Delma Lenore Bennett, 91, of Leonardtown died Dec. 11 Lloyd Raymond Harin St. Mary’s ris, 97, died peacefully Aug. 12 in the St. Mary’s Nursing Hospital. Center. B o r n Mr. Harris was Jan.a longtime 4, 1917 resident of St.Md. Mary’s in Drayden, she County. was the He was born in late Gallatin, daughter of the OliverMo. and June 13,Adams 1911 toMilburn. the late HowLouise ard May Harris and Frankie She was the loving wife of Lee Jackson. married the late ThomasHeWashington his beloved wifeshe ofmarried 59 years, Bennett, whom in Mary Catherine “Sis” St. George’s Episcopal Nelson Church at Cathedral in the 1949Washington and who preceded her in Washington D.C. in death Aug. 9, 1974. Sept. 2, 1939.She She preceded himchilin is survived by her death in 1998. He was also dren; Louise Blanche Bennett preceded in death in 1998 by of Towson, Stephen Richhis belovedMd., sister Margaret Bennett of Mechanicsville, ard Harris. Md.,Mr. Ruth Delma Bennett of Harris served in the Houston, Texas and Robert United States Army as an AsHenry Chaplain. Bennett of Following Leonardsistant as well as her sisters Virtown, his army service he was emginia Stone of Medley’s Neck, ployed in Washington, D.C. Elizabeth Johnson of Leonarby the Federal Government andyears Charlotte Bennett dtown for many before retirFrancis Joseph of Lusby. She is also survived ing. He then worked in the Edith “Dee” Irene Brown, Sr., 66 by six grandchildren andState one tax department for the Burandt, 69 great-grandchild. of Maryland and retired in Francis Joseph Brown, 1971.She was preceded in death During his retirement, Edithpassed “Dee” Irene Sr., 66, awayBurandt, in his he by and her son Oliver travBenhisThomas wife enjoyed 69 of California, diedN.C. Dec home in IndianMd., Trail, eling throughout the Harvey, United and her siblings; nett 10 in her residence. Aug. 12. States. James, Robert and ElDee was born Aug. 17, Stephen,enjoyed Mr. Brown was born July liottHe Milburn. playing cards, 1939 in Washington, D.C. to and buying newof cars. 1, 1942 in Leonardtown, son dancing A lifelong resident St. of the late Mary Edna Brown Ray loved life and most of all he enjoyed helping others Norris. Timothy Brian Mr. Brown is survived while expecting nothing in by his wife Jacqueline Mer- return. He was devoted in the McGrath, 50 wife and sister unT/A CHARLES MEMORIAL GARDENS, Inc. cer Brown; a son Francis J. care of his Timothy Brian McGrath, Brown, Jr. and his wife Shelia til their death. The family received 50, of Lexington Park died of 26325 Stanfield, N.C.; a daughter Leonardtown, MD Pt. Lookout Rd. Jennifer Lynn Brown of Indi- friends in the Mattingley- Aug. 11 in St. Mary’s HospiGardiner Funeral Home, P.A., tal, Leonardtown. an Trail, N.C. and two grandLeonardtown, Friday, Aug. 15 Born June 14, 1958 in daughters Christianna Page from 9 – 10 a.m. with a funerFreeport, Ill., he was the son and Allyson Grace Brown. al service that followed at 10 The family received a.m. officiated by Rev. Keith of Patricia (Chambers) Mcfriends Sunday, Aug. 17 from Schukraft. Interment followed Grath of Mesa, Ariz. and the 2 – 5 p.m. in the Matting- at Charles Memorial Gardens late Charles McGrath. Timothy attended Laley-Gardiner Funeral Home, in Leonardtown. Pallbearers where Prayers were said at were Frank Nelson, Donnie salle-Peru High School in La3 p.m. A Mass of Christian Bowles, Fred Nelson, Harry salle, Ill. where he graduated Burial was celebrated Mon- Nelson, Jr., Michael Russell in 1976. He served in the U.S. Navy from 1976 until 1999. day, Aug. 18 at 9:30 a.m. in and Roy Copsey. St. Francis Xavier Catholic Contributions may be After his service in the Navy, Church with Fr. John Mat- made to American Heart Timothy was employed by a tingly officiating. Interment Association, 415 N. Charles Government Contractor and Baltimore, MD worked at the Patuxent River followed in Charles Memo- Street, 21201-4101. Naval Air Station. He was an rial Gardens. Arrangements provided Elks Lodge member and a Arrangements provided by the Mattingley-Gardiner by the Mattingley-Gardiner past member of the LexingFuneral Home, P.A. ton Park Volunteer Rescue Funeral Home, P.A.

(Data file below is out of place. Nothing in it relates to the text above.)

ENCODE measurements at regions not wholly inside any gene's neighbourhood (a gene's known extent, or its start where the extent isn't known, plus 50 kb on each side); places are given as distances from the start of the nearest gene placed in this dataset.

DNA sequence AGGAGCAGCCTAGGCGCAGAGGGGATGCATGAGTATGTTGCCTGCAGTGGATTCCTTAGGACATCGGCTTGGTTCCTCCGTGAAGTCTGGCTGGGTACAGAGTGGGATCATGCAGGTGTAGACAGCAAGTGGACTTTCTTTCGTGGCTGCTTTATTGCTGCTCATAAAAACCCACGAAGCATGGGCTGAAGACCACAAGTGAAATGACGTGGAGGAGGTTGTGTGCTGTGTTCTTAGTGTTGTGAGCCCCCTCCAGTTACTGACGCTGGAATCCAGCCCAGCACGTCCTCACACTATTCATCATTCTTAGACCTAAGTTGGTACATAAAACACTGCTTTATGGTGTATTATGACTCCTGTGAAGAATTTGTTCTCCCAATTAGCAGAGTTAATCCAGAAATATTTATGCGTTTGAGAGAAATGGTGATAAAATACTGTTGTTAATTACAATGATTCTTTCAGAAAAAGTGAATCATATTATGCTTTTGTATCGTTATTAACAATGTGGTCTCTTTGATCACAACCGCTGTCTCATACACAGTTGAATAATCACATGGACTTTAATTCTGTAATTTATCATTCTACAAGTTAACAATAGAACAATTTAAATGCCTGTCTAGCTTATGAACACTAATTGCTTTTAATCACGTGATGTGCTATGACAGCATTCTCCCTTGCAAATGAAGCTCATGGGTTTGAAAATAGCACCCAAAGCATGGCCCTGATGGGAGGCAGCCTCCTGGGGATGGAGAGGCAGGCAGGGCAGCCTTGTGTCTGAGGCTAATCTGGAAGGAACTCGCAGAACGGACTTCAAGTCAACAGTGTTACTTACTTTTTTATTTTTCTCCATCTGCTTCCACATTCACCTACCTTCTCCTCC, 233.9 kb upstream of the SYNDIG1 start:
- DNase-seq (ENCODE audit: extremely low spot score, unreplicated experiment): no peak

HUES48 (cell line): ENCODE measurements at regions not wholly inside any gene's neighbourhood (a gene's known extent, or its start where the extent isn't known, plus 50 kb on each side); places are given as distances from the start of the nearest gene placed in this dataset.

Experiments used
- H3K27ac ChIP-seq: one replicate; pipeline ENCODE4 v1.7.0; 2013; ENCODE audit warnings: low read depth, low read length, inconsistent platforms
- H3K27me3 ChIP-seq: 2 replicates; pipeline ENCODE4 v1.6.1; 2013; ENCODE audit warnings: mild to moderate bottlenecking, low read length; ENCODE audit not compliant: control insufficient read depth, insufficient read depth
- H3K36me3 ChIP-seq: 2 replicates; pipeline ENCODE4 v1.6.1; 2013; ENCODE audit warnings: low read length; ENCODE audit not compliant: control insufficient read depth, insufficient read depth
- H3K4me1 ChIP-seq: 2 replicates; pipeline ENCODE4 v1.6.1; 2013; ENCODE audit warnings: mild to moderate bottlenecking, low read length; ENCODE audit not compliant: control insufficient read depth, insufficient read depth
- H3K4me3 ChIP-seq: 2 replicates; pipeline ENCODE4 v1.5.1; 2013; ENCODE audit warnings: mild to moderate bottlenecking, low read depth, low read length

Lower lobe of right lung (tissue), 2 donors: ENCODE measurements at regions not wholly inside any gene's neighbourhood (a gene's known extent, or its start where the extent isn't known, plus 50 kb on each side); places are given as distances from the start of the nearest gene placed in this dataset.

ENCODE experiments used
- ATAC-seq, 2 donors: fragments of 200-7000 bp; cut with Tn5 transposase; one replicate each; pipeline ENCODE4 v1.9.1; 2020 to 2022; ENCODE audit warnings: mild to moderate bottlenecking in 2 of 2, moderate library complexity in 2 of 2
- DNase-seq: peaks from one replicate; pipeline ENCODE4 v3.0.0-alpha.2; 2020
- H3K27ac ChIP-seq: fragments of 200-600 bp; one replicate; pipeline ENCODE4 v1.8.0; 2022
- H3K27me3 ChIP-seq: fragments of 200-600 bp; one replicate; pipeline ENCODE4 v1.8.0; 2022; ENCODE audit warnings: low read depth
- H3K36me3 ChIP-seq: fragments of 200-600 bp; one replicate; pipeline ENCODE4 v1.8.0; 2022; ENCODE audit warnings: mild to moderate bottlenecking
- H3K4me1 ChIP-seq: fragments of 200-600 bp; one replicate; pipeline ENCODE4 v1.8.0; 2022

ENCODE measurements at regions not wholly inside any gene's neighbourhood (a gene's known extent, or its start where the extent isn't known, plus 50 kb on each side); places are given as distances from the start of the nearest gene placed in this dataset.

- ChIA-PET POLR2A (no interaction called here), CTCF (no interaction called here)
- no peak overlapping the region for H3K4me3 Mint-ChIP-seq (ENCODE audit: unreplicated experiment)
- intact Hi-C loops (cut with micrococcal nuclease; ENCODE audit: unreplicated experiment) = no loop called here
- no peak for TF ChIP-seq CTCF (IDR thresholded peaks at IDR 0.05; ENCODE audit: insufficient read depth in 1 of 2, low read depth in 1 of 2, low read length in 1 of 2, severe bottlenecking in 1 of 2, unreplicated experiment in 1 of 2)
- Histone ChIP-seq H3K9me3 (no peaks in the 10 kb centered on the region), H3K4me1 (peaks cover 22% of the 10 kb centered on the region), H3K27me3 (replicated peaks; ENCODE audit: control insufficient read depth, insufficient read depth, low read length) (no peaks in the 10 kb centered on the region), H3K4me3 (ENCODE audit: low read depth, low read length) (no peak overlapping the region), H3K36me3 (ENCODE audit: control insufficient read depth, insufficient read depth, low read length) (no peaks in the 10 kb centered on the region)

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Shilleadaghs Flying Club. In Squad. his free time, Mr. Longfellow In addition to his mother, enjoyed working in his by garden Timothy is survived his and on his cars. wife Debra Kay (Houtz) McHe his is son, survived his Grath, Sean by Patrick daughters, Robin June LongMcGrath of Lexington Park, fellow of Jacksonville, Fla. and his sister, Karen McGrath of Judith Anne Longfellow-WalMesa, Ariz. and his brother, Park, lace of Lexington Michael McGrath of Ill. three grandchildren; Cynthia A memorial service Gibwill of Jacksonville, Fla.,23 Jenbons be held Saturday, Aug. at nifer Hawse of Prince George, 10 a.m. at the Bay District Va. and Brian Baker of LexVolunteer Fire Department, ington Park; great grandchilLexington Park. dren, Alexandra and Victoria Condolences to the famGibbons of Jacksonville, Fla., ily may be made at www. Devon and Dakota Rebarchick brinsfieldfuneral.com. of Prince George, Va., sisters; Arrangements by the Mary Brown of Warren, Ohio Brinsfield Funeral Home, and Martha Whited of Dayton, P.A., Leonardtown. Ohio. He was preceded in death by his wife, June; sisters, PrisPatrick Connor 2 cilla Johnson, andMiller Virginia Sherman; and brothers, Harry and Elmer Longfellow. Family received friends for George’s Life Celebration Dec. 11 from 5 – 8 p.m. in the Brinsfield Funeral Home, Leonardtown. A Funeral Service was conducted at 7 p.m. Interment will be held Jan. 30, 2009 at 1 p.m. in Arlington National Cemetery, Arlington, VA. Condolences to the family can be made at www.brinsfieldfuneral.com. Arrangements by the Brinsfield Funeral Home, P.A., Leonardtown. Patrick Connor Miller 2, ofBartholomew Avenue died “SolAug. James 12 inlie”St.Norris, Mary’s Sr.,Hospital, 87 Leonardtown. Connor was born J aOct. m e11,s 2005 in Anne Arundel MediBartholomew cal Center, Annapolis, Md., “Sollie” Northe son of James L. Miller ris, Sr., 87, of and Krystal Kaldenbach of Chaptico died Avenue. Dec. in sishis He is survived by15 two ters, Lillian and residence. Kayla Miller, n B his o rpaa brother Kyle Miller, Oct. 1, 1921 ternal grandparents James L. in Avenue, and Darlene Oliver Miller he of was the son of the late Joseph Chaptico, maternal grandparStewart and Alice Selina Wise ents, Eugene Kaldenbach of Norris. Harrimon, Tenn., and Debra He was preceded of in death Adams Kaldenbach Winby his wife Veronica chester, Ky.; Helen great-grandparHall Norris 1992; they ents FrancisJuly and12, Audrey Oliver Chaptico and16, 1942 in wereofmarried Feb. G rHeart e a t- gCatholic r a n d m Church, others Sacred Mary Lou Adams of Waldorf, Bushwood. Md. He and Shirley by Miller of is survived his chilNewburg, Md. dren: Jean Carolyn Quade of The family Mechanicsville, Bubbyreceived Norris friends for Carolyn Connor’s Life and his wife of ChapCelebration Sunday,Norris Aug.and 17 tico, Francis Steuart from 3 – 4Jessie p.m. in Brinshis wife of the Pikeville, field Home, “Mickey” LeonardN.C. Funeral and Miriam town, with a funeral service at McGinnis and her husband 4William p.m. Interment was private. of Waldorf; and the famhis Condolences sister: Eleanorto Christenily may be made at www. bery; 10 grandchildren; seven brinsfieldfuneral.com. greatArrangements grandchildren and two by the step-great-grandchildren. Brinsfield Funeral Home, was preceded in death P.A.,He Leonardtown. by his son in law: James Harold Quade, siblings: Earl Norris, Elliot Norris, Irving Norris, Mary Aleathea Cecil Norris, Norman Norris, 84 Baily, ConnieRedmond, Norris, Elvie Gertrude Cusic, Mary Agnes Ellis and Frances Turner Hall Saunders. Sollie was a lifelong St. Mary’s County resident where he attended River Springs Elementary and Margaret Brent High School. He worked as a carpenter at Cedar Point, and as an auto salesman for Guy Chevrolet, Park Pontiac and Sponsler Pontiac. He also worked at a Pepco Plant. He served in the U.S. Army from Aug. 28, 1944 – Feb. 16, 1946 where he was stationed in the Luzon Philippines; his decoration of honors include: Good Conduct, Asiatic Pacific Philippine Theater MaryRibbon, Aleathea Redmond, Liberation Ribbon and Victory 84, of Leonardtown died Aug. Ribbon WWII. 16 in St. Mary’s Hospital. Sollie April enjoyed fishing, Born 18, 1924 in and spending hunting, farming she Mechanicsville was the time with of hisClarence family. Leo Evdaughter The family receive ans and Gertrudewill M. (Pilkerfriends Dec. 18 from 4 – 8 p.m. ton) Evans. in Aleathea the Mattingley-Gardiner graduated from Funeral Home, Margaret Brentwhere High Prayers School will1941. be saidShe at 7worked p.m. A Mass in from of Christian will be cel1961 to 1971Burial as a secretary/receptionist for 19 St.atMary’s Col10 a.m. in ebrated Dec. lege. SacredShe Heartenjoyed Catholiccooking, Church, croqueting, playing cards, Bushwood, with Fr. Francis gardening, and sewing; often Early officiating. Interment making clothing for herCemand in the Church will follow her daughter. etery. Pallbearers will be Mark SheSean is preceded in death Norris, Norris, Kyle Mcby husband James Franklin Ginnis, Gary Norris, Scott Armsworthy and Josh Norris. Honorary Pallbearers will be Grandchildren and Great Grandchildren. Contributions may be made to: Hospice of St.